Welcoming a New Sibling into the Family

It doesn’t have to cause resentment!

Adding a sibling can be a rough transition for the whole family, especially for children. You may imagine how fun it will be to see your kids playing and exploring the world together, but when the new addition actually arrives it can be a tough transition!

This week I’d like to introduce to you two families with two different experiences and how they worked ahead of time to help smooth the addition of a new sibling.

Welcoming an infant

Corey and Andrea had a 2 ½-year-old daughter, Lynnea, and a son on the way. Andrea shares her story with us.

Before the baby arrived…

We needed to move Lynnea to a new bedroom downstairs, farther away from us, and help her learn to sleep in a big-girl bed to free up the crib.

  • We celebrated Lynnea often. We bought her a “Big Sister” T-Shirt, played with her in her new bedroom, and bought her a baby doll to play with.
  • We read stories to Lynnea about becoming a big sister. Here are some of the books we read: Waiting for Baby, I’m a Big Sister, and So you’re going to be a… Big Sister.
  • Friends and family got excited and often talked with Lynnea about all the transitions. “Let me see your new bedroom – woah! Do you get to sleep in a big-girl bed? Wow! That’s amazing, show me! You’re going to be such a great big sister!”
  • We used visuals (such as the “candle activity”) to explain to Lynnea how our family’s love would grow with the new baby!

When the baby arrived…

Lynnea used to wake up, walk from her room around the corner into our room, and crawl into bed with us for some morning snuggle time. Now, she was walking up a long flight of stairs by herself, down the hall and into our room only to find someone else was in her spot. Here are some ways we worked to make sure that Lynnea still felt special and loved:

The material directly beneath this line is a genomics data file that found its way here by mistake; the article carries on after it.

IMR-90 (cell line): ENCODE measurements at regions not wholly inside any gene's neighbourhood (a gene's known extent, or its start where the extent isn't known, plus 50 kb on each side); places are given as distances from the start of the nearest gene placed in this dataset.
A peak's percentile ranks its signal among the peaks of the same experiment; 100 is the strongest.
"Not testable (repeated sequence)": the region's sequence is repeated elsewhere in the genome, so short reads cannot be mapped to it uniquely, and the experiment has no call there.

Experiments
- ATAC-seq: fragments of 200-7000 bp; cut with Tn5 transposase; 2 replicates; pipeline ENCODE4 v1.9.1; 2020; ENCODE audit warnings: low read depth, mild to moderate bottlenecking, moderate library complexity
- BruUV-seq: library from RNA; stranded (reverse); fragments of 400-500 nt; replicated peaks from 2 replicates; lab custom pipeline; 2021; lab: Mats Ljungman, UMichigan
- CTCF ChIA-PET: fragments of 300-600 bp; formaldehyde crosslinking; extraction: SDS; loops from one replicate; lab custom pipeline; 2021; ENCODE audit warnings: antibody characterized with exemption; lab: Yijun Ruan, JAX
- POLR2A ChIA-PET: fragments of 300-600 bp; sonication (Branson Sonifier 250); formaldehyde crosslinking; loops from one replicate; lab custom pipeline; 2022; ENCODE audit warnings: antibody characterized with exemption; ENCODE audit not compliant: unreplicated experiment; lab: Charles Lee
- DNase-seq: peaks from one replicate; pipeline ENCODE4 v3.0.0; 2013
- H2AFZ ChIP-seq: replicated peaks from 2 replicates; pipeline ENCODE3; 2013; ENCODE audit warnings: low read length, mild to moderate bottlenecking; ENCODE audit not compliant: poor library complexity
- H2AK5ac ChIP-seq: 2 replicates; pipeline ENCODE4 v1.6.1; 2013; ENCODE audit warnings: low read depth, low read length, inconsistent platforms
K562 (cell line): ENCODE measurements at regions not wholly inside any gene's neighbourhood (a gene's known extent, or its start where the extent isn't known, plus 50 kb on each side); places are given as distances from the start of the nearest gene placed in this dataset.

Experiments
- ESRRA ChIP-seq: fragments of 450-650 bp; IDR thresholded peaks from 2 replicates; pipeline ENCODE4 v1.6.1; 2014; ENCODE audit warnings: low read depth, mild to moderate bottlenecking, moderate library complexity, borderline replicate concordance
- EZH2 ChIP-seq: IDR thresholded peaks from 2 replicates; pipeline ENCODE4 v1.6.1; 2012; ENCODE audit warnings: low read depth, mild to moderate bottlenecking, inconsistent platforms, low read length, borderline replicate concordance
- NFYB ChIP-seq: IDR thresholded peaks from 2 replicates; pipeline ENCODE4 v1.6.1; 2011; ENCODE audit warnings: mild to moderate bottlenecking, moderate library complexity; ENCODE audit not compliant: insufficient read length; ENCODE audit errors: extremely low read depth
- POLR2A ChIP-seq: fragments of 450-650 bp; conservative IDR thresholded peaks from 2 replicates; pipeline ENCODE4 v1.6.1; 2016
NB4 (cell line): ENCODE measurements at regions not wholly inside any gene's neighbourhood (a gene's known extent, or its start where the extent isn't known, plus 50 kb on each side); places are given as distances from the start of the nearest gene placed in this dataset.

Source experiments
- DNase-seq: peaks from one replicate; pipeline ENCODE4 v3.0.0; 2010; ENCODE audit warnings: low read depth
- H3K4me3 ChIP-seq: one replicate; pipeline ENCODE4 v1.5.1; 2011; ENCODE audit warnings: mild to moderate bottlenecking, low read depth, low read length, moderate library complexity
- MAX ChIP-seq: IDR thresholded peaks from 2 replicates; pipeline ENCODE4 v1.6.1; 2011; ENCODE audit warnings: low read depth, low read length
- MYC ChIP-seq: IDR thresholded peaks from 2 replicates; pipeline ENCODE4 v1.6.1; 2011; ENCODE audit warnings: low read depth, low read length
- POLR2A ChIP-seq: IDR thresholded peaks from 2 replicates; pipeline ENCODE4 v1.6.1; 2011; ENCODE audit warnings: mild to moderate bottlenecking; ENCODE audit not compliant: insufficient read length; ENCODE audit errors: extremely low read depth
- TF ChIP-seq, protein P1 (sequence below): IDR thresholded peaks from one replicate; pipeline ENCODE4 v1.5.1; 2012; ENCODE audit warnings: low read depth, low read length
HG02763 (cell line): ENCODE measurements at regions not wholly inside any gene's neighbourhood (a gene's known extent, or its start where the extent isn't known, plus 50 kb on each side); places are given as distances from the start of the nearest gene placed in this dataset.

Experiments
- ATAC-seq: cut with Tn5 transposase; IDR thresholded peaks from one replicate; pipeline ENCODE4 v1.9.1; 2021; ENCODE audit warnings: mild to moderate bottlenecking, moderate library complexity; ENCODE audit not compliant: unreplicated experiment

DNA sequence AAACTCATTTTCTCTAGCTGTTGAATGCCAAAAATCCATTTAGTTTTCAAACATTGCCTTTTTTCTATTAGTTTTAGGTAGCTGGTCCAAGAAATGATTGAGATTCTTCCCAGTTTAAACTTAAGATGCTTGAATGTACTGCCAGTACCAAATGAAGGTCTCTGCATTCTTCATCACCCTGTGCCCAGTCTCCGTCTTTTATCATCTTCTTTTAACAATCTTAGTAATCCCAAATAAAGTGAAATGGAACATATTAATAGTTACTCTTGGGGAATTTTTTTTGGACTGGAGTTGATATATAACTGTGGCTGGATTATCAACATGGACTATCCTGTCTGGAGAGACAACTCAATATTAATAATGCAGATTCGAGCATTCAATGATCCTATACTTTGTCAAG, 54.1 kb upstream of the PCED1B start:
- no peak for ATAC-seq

• We involved her in helping care for Baby Brother Austin. She helped with bath time and getting his blanket, nuk, diaper or a burp rag. She loved helping!
  • We set aside special time for Lynnea to be alone with us. This meant we said yes to others’ offers to help with Austin and asked for it when we needed it. This way we could give her times of undivided attention!
  • We adjusted our expectations. Many times I had to remind myself that though Lynnea was a “big girl” and had been amazing through her transitions, she was still 2 ½ and needed lots of help and attention.

By the time Austin was four months old, our dreams of sweet connection were beginning to become reality. “Let’s all kiss him together, Mom!” exclaimed Lynnea. Our whole family bent down to kiss little Austin. “He’s goo-ing at me, Mom, he’s goo-ing at me!” She beamed with joy.

Andrea and her husband with “Baby” Austin and Lynnea

Austin is now 5 years old and Lynnea is 8. Although sibling conflict is definitely an issue, they thoroughly enjoy each other, and Austin’s teachers tell us “he adores his big sister and talks about her regularly.”

Welcoming an older child through adoption

John and Jen recently welcomed sibling girls (ages 7 and 9) into their family through adoption. Much of what they did to prepare their four older children is similar to how a family would welcome any sibling, but there were certainly some differences. Jen shared her story with us.

We were excited about growing our family through adoption but knew that could present some challenges for our biological kids. We wanted them to be prepared for the potentially difficult transition so we tried to be as open and proactive as possible before the girls came home.

Children who join families through adoption frequently have experienced some type of trauma. This could be the trauma of being separated from their first family, trauma from physical or psychological abuse, or trauma from leaving the only country and culture they’ve ever known. Sometimes just a new environment (even though it’s a loving environment) and being surrounded by a lot of unfamiliar places, people, smells and sounds can cause trauma.  Because of this, brains of adoptive-children are often wired differently than those of non-adoptive-children.